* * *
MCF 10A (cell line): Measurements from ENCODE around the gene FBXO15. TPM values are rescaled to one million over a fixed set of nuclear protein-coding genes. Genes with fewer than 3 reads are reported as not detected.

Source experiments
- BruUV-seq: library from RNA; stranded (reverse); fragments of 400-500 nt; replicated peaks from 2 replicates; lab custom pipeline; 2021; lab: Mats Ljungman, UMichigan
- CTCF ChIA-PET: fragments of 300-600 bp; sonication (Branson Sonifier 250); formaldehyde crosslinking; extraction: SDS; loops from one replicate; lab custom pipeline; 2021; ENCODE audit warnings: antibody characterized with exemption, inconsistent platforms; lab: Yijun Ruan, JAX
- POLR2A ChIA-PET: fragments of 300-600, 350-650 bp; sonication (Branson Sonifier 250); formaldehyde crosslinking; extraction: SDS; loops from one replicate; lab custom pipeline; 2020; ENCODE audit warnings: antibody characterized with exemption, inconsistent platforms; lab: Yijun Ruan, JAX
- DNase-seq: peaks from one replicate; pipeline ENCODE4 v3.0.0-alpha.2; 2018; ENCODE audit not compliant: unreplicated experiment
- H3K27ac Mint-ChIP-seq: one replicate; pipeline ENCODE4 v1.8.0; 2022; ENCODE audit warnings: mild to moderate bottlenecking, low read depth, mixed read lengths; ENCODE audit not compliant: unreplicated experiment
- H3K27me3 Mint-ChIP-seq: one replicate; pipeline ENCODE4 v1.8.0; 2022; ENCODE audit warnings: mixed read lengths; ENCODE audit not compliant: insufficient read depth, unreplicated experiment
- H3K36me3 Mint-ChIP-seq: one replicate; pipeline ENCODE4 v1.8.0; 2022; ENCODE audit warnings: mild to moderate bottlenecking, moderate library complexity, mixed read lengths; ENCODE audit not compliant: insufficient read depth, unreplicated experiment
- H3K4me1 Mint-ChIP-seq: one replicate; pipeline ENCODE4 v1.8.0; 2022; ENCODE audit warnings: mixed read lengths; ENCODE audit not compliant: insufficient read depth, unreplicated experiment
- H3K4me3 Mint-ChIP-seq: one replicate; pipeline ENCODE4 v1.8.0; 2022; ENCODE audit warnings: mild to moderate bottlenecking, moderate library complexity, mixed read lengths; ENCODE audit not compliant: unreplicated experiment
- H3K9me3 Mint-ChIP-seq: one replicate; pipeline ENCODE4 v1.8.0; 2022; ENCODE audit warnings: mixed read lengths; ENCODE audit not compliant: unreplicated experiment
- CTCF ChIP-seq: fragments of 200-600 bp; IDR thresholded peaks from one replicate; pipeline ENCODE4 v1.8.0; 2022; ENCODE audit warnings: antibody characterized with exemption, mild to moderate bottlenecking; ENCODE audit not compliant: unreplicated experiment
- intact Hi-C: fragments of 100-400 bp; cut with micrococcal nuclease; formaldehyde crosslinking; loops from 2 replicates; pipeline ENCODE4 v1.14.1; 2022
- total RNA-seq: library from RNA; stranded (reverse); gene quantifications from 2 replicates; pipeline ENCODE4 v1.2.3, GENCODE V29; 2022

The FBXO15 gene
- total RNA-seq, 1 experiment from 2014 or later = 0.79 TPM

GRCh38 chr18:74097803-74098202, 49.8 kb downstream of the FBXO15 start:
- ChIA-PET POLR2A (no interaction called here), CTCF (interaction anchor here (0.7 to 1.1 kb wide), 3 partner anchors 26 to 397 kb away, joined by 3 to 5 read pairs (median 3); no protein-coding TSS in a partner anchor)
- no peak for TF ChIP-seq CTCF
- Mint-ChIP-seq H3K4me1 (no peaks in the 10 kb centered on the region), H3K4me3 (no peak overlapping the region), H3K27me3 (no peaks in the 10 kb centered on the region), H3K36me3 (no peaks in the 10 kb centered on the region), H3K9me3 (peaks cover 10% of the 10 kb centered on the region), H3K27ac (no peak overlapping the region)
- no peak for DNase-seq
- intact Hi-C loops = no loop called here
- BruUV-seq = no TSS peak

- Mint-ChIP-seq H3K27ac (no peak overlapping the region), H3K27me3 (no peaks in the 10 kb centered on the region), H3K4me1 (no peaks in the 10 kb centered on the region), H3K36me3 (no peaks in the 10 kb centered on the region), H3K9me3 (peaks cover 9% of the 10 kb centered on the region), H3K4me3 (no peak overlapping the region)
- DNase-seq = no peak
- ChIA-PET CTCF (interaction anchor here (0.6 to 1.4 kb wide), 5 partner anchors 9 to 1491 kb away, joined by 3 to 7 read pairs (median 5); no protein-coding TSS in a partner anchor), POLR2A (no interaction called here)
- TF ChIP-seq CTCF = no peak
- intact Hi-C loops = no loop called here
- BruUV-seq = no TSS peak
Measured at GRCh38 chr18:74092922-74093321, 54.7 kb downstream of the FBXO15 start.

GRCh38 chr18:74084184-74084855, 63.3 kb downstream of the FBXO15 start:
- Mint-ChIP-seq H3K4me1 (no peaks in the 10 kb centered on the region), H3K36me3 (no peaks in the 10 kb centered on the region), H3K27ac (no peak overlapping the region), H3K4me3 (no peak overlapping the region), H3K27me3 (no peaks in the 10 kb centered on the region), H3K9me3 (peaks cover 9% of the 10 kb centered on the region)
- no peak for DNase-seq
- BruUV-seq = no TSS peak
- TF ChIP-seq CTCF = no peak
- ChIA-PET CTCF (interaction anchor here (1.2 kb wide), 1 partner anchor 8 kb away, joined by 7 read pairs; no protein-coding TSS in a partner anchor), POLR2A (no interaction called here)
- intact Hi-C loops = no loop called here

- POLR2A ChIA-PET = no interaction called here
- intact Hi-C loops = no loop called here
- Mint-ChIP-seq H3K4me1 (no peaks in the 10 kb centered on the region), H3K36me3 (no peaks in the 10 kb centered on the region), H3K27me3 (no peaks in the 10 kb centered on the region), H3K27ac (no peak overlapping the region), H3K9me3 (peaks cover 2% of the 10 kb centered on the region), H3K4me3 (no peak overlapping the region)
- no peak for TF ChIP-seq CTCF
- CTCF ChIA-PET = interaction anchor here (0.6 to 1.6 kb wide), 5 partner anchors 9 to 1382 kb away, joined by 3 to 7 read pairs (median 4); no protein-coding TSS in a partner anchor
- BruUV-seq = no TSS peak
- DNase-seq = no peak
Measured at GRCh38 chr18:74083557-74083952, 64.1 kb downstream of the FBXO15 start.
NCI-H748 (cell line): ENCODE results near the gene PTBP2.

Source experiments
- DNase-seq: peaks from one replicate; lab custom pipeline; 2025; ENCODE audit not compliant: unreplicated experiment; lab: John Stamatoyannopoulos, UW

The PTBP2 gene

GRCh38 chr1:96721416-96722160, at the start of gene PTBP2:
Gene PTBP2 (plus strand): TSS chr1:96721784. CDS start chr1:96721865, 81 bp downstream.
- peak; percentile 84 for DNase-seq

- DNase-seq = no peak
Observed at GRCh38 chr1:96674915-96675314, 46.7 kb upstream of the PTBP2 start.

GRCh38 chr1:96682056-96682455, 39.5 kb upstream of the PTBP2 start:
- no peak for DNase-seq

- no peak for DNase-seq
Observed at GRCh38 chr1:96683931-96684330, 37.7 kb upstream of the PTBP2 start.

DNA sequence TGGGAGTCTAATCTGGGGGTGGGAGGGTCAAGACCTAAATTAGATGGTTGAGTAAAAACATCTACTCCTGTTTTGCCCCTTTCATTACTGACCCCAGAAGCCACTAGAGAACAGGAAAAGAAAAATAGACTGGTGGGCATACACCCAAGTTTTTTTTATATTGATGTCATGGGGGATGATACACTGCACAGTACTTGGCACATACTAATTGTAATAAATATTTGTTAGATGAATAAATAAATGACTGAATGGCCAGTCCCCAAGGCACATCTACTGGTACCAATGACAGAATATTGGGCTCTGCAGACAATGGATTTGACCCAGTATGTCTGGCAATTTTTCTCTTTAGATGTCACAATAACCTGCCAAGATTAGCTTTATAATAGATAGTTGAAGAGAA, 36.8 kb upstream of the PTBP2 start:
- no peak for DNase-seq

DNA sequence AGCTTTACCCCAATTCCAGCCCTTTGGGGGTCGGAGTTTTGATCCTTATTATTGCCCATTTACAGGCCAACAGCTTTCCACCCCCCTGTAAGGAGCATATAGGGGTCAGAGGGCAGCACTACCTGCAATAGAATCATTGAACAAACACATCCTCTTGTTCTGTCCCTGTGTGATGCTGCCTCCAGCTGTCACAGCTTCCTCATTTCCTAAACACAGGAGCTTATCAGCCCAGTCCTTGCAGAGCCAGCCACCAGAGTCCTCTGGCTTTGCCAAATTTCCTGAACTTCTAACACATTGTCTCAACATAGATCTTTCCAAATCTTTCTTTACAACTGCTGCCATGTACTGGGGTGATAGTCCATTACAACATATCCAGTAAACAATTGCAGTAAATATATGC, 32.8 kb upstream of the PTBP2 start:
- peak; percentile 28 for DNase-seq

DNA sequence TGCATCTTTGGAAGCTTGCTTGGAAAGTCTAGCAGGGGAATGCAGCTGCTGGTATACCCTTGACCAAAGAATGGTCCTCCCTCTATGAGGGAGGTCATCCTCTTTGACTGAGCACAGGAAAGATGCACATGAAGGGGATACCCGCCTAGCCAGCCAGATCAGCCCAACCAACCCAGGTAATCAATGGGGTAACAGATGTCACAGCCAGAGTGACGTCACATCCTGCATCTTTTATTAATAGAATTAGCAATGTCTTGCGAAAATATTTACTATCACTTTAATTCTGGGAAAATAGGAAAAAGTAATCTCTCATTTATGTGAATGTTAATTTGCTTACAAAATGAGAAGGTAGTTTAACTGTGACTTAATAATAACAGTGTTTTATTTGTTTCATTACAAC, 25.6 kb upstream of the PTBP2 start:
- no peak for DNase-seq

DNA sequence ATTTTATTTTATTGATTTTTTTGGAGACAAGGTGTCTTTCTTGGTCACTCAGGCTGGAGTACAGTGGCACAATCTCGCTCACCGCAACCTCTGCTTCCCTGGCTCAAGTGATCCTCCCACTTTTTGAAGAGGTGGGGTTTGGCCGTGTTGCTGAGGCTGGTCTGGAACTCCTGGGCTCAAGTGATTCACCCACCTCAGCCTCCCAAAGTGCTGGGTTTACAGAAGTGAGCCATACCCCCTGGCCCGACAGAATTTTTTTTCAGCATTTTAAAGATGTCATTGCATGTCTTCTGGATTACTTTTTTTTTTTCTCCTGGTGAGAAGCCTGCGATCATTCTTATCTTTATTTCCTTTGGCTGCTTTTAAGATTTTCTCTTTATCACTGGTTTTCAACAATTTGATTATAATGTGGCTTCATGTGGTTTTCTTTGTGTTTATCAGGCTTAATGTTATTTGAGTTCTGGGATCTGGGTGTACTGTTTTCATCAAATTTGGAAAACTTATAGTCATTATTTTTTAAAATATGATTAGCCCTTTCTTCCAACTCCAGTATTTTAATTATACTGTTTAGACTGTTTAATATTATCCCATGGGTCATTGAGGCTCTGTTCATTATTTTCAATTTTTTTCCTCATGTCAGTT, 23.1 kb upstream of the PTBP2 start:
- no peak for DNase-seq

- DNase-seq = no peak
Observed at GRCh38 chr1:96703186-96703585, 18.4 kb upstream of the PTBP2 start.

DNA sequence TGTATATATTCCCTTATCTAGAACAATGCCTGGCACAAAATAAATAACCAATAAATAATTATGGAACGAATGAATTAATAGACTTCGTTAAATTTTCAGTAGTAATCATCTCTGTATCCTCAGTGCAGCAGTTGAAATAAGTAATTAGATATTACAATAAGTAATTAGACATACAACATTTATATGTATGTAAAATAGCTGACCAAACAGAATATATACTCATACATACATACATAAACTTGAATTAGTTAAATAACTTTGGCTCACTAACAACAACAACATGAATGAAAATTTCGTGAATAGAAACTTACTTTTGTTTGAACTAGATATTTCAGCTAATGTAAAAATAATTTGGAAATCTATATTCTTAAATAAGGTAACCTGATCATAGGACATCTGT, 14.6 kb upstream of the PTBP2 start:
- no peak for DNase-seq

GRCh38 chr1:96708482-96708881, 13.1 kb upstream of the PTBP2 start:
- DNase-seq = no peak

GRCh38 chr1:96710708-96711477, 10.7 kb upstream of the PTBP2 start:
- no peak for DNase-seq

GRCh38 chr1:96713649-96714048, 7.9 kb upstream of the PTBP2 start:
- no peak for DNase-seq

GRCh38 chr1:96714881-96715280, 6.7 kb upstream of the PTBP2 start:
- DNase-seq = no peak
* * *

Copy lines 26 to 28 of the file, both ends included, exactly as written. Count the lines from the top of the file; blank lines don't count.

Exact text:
- DNase-seq = no peak
- ChIA-PET CTCF (interaction anchor here (0.6 to 1.4 kb wide), 5 partner anchors 9 to 1491 kb away, joined by 3 to 7 read pairs (median 5); no protein-coding TSS in a partner anchor), POLR2A (no interaction called here)
- TF ChIP-seq CTCF = no peak